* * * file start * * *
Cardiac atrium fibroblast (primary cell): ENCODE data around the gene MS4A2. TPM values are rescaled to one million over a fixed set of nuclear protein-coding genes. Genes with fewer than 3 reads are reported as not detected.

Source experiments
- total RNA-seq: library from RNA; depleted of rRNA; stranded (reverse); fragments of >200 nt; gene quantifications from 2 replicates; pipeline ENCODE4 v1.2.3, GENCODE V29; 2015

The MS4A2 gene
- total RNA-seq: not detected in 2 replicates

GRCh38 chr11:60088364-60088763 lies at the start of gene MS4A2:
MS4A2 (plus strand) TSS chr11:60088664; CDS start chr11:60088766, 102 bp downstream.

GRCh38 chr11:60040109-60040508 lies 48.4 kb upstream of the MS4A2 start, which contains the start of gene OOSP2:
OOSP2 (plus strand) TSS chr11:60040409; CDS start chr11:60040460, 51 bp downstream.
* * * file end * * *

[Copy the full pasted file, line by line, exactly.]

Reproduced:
Cardiac atrium fibroblast (primary cell): ENCODE data around the gene MS4A2. TPM values are rescaled to one million over a fixed set of nuclear protein-coding genes. Genes with fewer than 3 reads are reported as not detected.

Source experiments
- total RNA-seq: library from RNA; depleted of rRNA; stranded (reverse); fragments of >200 nt; gene quantifications from 2 replicates; pipeline ENCODE4 v1.2.3, GENCODE V29; 2015

The MS4A2 gene
- total RNA-seq: not detected in 2 replicates

GRCh38 chr11:60088364-60088763 lies at the start of gene MS4A2:
MS4A2 (plus strand) TSS chr11:60088664; CDS start chr11:60088766, 102 bp downstream.

GRCh38 chr11:60040109-60040508 lies 48.4 kb upstream of the MS4A2 start, which contains the start of gene OOSP2:
OOSP2 (plus strand) TSS chr11:60040409; CDS start chr11:60040460, 51 bp downstream.